We aim to provide feedback on assessments within 20 working days.
You will be part of an intimate cohort of students which provides dedicated academic guidance and advice as well as the opportunity to build a life-long network of colleagues. Some modules are common across other postgraduate programmes, therefore you may be taught alongside postgraduates from other courses.
This course is delivered by the School of Computing and Information Systems in the Faculty of Science, Engineering and Computing.
The Faculty's wide selection of undergraduate and postgraduate courses covers a diverse range of subject areas, from aerospace to geography; from mathematics and computing to biotechnology; and many more. Our collaborative set-up provides new opportunities for our students, and we design our courses with industry professionals to ensure you stay up to date with the latest developments.
The School of Computing and Information Systems offers high-quality undergraduate and postgraduate courses, designed to reflect the developing needs of business and industry. We deliver our teaching in an exciting and challenging learning environment, and make use of modern, well-equipped facilities.
Our courses cover the range of modern technologies in computer science, information systems and software engineering, with specialisations in games technology; network and wireless technologies; information security; electronic business; and embedded systems.
Postgraduate students may run or assist in lab sessions and may also contribute to the teaching of seminars under the supervision of the module leader.
Kingston University offers a postgraduate Annual Fund scholarship.
There are also the following discounts for Kingston University alumni:
There is a wide range of facilities at our Penrhyn Road campus, where this course is based. You will have access to a modern environment with the latest equipment, including:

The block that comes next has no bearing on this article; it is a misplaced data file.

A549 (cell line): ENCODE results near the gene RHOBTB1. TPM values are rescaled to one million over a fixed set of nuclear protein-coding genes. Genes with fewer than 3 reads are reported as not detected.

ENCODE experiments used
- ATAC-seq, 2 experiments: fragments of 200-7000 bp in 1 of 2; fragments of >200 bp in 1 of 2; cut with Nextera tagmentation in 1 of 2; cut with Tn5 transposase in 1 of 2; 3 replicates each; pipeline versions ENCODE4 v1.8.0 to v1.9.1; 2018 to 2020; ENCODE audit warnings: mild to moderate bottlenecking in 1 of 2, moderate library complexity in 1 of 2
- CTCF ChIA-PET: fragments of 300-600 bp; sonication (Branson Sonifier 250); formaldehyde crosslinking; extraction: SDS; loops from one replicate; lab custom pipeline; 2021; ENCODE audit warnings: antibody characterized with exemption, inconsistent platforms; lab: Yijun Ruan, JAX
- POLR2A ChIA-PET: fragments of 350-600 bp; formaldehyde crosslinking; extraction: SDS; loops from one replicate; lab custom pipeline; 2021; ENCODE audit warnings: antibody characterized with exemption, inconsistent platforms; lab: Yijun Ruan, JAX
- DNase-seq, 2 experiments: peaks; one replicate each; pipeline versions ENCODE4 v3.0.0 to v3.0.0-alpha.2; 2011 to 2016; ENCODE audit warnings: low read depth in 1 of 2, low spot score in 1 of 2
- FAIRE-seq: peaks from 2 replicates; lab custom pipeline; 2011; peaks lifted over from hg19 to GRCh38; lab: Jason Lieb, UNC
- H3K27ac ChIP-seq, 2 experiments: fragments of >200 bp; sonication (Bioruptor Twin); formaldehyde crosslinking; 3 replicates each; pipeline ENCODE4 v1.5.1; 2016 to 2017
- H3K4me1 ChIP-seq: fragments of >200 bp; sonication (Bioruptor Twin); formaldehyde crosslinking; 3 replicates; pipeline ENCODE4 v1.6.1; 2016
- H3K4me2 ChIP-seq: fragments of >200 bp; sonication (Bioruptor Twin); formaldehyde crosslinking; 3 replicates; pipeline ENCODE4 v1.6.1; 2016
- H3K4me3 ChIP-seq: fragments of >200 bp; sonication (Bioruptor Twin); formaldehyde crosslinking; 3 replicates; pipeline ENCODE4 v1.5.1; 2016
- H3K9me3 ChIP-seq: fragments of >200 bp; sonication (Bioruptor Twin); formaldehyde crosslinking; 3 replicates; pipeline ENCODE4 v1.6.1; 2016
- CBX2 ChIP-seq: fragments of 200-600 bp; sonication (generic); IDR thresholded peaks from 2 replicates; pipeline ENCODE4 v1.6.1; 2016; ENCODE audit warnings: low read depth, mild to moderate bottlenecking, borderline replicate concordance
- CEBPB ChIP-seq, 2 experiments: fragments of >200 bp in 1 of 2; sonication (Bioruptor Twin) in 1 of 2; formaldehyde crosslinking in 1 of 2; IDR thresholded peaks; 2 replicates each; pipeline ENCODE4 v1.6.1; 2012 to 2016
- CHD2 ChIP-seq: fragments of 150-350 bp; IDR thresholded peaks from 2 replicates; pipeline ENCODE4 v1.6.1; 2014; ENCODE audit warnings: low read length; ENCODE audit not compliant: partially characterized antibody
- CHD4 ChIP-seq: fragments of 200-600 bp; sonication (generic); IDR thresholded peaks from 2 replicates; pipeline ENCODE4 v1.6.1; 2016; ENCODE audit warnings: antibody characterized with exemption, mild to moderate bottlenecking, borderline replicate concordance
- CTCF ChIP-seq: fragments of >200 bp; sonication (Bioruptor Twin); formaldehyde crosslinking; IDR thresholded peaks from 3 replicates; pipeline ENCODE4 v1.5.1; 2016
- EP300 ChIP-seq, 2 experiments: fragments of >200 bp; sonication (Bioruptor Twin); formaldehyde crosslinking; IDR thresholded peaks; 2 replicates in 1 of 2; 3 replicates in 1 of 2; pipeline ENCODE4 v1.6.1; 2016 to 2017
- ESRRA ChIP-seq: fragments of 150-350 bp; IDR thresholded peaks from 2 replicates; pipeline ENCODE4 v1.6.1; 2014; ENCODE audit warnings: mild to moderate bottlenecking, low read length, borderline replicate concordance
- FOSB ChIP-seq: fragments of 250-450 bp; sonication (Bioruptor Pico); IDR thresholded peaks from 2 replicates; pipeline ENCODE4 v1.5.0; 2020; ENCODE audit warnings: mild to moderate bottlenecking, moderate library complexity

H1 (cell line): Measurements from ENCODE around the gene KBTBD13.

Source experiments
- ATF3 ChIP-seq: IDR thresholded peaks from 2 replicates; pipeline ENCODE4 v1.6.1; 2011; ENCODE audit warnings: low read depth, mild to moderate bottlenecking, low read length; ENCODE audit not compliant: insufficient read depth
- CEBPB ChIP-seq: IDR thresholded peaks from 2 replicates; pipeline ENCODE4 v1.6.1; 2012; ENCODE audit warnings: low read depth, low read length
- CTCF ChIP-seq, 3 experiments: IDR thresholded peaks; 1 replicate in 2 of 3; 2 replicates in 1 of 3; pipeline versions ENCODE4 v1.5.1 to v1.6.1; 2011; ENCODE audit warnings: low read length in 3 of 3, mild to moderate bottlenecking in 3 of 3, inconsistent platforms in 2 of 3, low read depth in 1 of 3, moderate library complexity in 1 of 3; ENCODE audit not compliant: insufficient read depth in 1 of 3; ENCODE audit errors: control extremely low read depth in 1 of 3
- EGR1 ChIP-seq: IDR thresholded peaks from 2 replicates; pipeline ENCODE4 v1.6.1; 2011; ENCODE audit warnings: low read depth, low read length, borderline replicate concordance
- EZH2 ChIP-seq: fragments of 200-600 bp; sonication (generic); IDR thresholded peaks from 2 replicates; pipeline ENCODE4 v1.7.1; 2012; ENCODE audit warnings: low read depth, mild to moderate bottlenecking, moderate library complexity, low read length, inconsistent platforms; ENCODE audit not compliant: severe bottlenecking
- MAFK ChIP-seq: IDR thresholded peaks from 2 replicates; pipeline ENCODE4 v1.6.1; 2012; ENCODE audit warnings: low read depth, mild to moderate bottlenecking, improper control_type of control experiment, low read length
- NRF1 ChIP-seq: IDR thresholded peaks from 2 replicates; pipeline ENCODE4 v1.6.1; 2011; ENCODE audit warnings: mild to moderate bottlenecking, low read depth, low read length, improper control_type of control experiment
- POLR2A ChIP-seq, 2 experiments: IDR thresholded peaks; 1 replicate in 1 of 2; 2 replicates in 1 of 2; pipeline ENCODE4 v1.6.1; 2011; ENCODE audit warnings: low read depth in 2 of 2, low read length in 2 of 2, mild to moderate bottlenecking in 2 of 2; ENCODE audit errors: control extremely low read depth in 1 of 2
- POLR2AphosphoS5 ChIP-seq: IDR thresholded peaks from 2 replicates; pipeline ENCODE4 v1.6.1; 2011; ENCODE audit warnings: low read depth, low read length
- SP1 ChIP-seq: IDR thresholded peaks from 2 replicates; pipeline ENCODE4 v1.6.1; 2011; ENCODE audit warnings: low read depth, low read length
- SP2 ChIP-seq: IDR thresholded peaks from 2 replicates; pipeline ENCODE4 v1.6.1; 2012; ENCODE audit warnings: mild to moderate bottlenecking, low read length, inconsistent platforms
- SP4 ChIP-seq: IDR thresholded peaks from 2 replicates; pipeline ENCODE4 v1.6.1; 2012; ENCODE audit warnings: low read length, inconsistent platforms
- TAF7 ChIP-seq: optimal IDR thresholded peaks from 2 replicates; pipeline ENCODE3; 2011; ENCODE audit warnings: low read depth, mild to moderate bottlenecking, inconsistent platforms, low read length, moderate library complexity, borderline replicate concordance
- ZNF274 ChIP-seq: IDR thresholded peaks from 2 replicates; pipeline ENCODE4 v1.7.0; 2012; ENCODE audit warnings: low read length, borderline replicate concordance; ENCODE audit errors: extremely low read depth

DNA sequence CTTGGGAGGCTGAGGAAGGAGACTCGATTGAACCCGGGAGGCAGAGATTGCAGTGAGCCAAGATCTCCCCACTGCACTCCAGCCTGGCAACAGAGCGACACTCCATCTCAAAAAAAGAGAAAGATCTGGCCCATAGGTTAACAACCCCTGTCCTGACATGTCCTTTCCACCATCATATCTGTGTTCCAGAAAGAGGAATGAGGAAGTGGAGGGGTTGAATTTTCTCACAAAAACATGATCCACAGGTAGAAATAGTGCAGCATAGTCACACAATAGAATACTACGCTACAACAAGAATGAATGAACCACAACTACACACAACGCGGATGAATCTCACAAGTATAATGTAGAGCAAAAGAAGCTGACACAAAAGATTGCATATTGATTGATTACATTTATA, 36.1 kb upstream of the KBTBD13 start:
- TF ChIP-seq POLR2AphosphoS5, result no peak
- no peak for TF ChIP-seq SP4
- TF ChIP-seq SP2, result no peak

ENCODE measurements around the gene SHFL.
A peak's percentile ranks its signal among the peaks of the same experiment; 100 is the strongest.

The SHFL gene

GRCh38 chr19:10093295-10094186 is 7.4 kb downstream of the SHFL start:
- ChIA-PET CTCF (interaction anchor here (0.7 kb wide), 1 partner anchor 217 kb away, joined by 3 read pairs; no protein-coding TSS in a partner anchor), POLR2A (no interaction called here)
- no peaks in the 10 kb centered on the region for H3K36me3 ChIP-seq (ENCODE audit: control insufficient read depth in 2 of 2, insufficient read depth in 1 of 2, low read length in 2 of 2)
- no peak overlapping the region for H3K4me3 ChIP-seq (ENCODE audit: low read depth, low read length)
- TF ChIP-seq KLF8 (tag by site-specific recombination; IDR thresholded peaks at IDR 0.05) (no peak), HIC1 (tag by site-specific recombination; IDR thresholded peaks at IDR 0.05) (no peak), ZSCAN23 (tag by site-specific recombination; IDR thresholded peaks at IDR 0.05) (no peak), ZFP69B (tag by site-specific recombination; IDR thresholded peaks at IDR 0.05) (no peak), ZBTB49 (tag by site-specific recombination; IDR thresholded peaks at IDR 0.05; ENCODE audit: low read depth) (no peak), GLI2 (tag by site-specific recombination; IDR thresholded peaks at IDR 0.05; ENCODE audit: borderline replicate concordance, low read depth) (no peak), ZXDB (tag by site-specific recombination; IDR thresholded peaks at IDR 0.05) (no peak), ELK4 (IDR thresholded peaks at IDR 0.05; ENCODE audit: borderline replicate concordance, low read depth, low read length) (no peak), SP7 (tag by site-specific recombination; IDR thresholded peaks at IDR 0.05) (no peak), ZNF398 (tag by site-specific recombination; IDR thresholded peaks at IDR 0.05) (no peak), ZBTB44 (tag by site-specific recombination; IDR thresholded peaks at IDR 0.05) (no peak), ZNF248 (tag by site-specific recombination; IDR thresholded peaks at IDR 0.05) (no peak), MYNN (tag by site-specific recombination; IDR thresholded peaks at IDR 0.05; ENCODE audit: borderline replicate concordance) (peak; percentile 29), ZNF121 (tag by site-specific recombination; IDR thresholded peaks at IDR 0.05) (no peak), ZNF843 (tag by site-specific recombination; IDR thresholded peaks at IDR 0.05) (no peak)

Our dedicated team of IT technicians support the labs and are always on hand to provide assistance.
Kingston is just a 30-minute train journey from central London. Here you can access a wealth of additional libraries and archives, including the British Library and the Institute of Engineering and Technology.
The demand for IS specialists and consultants is fast-evolving and this programme, with its balance of theory and applied specialist learning, its international nature and especially its international internship opportunity prepares graduates well for the senior technical and management positions in a range of fields such as:
The Faculty of Science, Engineering and Computing has a specialist employability team. It provides friendly and high-quality careers and recruitment guidance, including advice and sessions on job-seeking skills such as CV preparation, application forms and interview techniques. Specific advice is also available for international students about the UK job market and employers' expectations and requirements.
The team runs employer events throughout the year, including job fairs, key speakers from industry and interviews on campus. These events give you the opportunity to hear from, and network with, employers in an informal setting.
On the course you will have an opportunity to spend six months on an internship in industry. The objective of the internship (to be followed by the International Project) is to provide you with hands-on experience of the way that information systems (IS) are applied into real international business case scenarios. It is envisaged that the UK students will undertake their internships in Germany and the students from Germany will undertake their internship in the UK thus gaining an experience in a different business culture.
Kingston University and Neu Ulm University have secured a pool of industrial partners willing to take part in this programme. They include companies such as Apple, Sony, Disney, Newedge, Marsh McLennan, Ernst & Young, Royal Bank of Scotland and NTT Data. Both institutions endeavor to continuously expand the pool of companies willing to participate, but the internship is not guaranteed to a student, as such. All students have an opportunity to apply for it and this will be greatly encouraged. The internship is not credit bearing, but significantly impacts on the International Project work and it is subsumed in the 60-credit value of that module. Placement supervisors – members of staff involved in the programme – will be responsible for monitoring the quality of the work, as described in the job template for each placement, in accordance with Kingston University processes and clearly specified within the liaison agreement to ensure the quality of the internship supervision.